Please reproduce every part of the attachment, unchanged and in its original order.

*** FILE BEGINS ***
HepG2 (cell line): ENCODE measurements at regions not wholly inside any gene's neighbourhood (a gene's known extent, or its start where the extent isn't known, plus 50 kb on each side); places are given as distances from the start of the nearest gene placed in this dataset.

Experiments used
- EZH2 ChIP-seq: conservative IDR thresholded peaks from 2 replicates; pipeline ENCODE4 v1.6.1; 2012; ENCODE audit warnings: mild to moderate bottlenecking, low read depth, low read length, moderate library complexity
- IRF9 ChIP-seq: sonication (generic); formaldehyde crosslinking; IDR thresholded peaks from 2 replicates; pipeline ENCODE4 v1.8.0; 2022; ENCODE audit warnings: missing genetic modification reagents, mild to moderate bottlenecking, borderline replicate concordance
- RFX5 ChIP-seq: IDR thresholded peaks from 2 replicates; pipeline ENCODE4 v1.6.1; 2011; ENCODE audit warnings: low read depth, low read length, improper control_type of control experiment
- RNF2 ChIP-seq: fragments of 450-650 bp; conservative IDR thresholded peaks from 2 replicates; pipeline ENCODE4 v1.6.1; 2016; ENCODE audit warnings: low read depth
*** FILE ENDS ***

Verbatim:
HepG2 (cell line): ENCODE measurements at regions not wholly inside any gene's neighbourhood (a gene's known extent, or its start where the extent isn't known, plus 50 kb on each side); places are given as distances from the start of the nearest gene placed in this dataset.

Experiments used
- EZH2 ChIP-seq: conservative IDR thresholded peaks from 2 replicates; pipeline ENCODE4 v1.6.1; 2012; ENCODE audit warnings: mild to moderate bottlenecking, low read depth, low read length, moderate library complexity
- IRF9 ChIP-seq: sonication (generic); formaldehyde crosslinking; IDR thresholded peaks from 2 replicates; pipeline ENCODE4 v1.8.0; 2022; ENCODE audit warnings: missing genetic modification reagents, mild to moderate bottlenecking, borderline replicate concordance
- RFX5 ChIP-seq: IDR thresholded peaks from 2 replicates; pipeline ENCODE4 v1.6.1; 2011; ENCODE audit warnings: low read depth, low read length, improper control_type of control experiment
- RNF2 ChIP-seq: fragments of 450-650 bp; conservative IDR thresholded peaks from 2 replicates; pipeline ENCODE4 v1.6.1; 2016; ENCODE audit warnings: low read depth